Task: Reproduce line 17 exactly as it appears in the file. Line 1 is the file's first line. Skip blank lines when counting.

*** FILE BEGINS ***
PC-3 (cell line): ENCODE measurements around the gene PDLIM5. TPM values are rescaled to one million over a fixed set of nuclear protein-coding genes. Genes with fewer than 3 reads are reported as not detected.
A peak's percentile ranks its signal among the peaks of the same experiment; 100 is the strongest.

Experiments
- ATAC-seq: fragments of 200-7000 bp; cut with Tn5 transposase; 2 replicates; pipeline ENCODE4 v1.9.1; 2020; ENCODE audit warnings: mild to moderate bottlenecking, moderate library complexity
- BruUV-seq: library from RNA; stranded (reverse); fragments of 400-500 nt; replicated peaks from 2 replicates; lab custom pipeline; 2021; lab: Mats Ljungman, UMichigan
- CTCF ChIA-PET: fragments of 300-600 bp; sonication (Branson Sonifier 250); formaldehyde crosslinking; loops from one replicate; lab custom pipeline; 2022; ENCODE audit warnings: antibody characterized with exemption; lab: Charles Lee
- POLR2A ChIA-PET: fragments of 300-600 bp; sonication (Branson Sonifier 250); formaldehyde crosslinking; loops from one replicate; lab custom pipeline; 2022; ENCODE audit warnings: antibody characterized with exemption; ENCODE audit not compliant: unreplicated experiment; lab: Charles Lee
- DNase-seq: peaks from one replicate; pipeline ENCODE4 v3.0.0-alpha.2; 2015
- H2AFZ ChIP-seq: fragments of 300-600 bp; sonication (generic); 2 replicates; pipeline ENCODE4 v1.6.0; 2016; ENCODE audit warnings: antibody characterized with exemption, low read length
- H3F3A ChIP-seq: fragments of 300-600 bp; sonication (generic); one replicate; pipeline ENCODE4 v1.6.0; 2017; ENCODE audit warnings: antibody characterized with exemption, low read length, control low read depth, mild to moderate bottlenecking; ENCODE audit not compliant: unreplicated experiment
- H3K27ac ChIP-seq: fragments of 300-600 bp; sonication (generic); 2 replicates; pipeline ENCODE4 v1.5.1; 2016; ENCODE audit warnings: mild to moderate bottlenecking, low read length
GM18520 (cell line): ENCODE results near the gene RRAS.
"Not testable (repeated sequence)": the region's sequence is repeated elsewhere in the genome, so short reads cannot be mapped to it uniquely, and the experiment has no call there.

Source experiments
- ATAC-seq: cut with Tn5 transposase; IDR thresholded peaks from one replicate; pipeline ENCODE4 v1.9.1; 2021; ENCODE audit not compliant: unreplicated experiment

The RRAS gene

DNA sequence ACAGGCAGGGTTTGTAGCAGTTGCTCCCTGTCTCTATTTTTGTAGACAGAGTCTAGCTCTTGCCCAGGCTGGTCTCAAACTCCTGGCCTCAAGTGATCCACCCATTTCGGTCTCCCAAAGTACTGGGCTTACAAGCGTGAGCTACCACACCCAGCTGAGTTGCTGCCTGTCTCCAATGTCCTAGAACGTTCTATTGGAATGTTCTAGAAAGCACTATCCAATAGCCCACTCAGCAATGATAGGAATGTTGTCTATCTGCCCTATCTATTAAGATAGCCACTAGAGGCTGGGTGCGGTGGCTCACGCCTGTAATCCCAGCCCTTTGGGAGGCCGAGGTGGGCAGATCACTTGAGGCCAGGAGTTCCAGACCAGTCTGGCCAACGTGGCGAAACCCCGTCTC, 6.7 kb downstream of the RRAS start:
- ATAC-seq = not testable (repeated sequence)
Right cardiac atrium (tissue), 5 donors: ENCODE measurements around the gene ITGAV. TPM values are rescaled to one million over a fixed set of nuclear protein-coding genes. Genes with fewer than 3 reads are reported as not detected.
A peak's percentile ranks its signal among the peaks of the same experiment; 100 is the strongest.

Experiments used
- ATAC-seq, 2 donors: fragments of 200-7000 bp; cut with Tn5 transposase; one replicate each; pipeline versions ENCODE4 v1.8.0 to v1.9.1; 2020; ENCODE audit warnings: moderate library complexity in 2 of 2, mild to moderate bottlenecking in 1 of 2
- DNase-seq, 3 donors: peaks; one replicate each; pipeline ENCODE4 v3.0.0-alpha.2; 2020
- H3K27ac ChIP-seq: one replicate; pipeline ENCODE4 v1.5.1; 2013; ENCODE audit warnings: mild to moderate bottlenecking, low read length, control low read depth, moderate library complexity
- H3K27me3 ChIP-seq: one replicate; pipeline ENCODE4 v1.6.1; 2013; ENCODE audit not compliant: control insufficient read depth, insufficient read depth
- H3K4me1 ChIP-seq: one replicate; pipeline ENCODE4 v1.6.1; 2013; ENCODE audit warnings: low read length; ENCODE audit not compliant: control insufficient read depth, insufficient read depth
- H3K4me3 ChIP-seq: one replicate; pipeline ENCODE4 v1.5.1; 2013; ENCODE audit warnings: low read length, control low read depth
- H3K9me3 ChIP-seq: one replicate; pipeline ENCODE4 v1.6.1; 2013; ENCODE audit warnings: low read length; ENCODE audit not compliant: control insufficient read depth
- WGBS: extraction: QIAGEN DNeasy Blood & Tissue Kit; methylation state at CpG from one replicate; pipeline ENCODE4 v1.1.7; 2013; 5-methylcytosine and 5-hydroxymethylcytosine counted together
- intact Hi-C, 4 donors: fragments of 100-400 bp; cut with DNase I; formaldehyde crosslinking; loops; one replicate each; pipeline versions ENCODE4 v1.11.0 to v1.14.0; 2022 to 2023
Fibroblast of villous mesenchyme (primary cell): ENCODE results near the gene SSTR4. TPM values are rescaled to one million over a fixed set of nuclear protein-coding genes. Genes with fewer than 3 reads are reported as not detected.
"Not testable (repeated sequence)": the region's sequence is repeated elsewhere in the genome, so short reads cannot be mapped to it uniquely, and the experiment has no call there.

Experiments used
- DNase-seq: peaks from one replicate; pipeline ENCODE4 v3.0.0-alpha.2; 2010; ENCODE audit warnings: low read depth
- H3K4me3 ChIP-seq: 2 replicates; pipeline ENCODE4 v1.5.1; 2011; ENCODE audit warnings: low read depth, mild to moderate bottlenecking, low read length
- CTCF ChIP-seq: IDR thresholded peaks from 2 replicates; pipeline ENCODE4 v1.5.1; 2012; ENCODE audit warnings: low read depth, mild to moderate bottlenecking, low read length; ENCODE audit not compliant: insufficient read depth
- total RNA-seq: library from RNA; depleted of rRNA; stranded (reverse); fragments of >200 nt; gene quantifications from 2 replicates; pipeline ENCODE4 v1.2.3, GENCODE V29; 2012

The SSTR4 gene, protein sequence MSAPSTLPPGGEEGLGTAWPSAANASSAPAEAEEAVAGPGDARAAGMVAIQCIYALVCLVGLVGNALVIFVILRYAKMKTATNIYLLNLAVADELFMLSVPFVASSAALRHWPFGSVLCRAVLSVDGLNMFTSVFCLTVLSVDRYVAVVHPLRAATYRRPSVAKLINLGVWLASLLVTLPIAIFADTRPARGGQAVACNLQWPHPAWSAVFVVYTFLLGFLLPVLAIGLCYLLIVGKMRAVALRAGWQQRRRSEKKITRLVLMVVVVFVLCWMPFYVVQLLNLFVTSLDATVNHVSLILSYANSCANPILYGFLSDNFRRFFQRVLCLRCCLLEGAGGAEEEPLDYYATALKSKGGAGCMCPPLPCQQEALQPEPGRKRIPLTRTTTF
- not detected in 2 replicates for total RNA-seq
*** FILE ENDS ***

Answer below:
DNA sequence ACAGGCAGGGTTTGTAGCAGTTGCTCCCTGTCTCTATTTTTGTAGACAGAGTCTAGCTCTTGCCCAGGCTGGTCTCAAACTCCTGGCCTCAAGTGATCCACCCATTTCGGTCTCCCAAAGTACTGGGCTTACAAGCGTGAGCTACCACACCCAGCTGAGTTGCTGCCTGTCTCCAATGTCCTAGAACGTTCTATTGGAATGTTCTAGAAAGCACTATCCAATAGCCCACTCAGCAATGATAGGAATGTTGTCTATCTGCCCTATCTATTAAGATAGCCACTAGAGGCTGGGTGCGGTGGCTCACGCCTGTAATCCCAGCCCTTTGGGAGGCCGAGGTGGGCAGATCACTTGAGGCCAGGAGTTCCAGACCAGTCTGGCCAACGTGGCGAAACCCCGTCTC, 6.7 kb downstream of the RRAS start: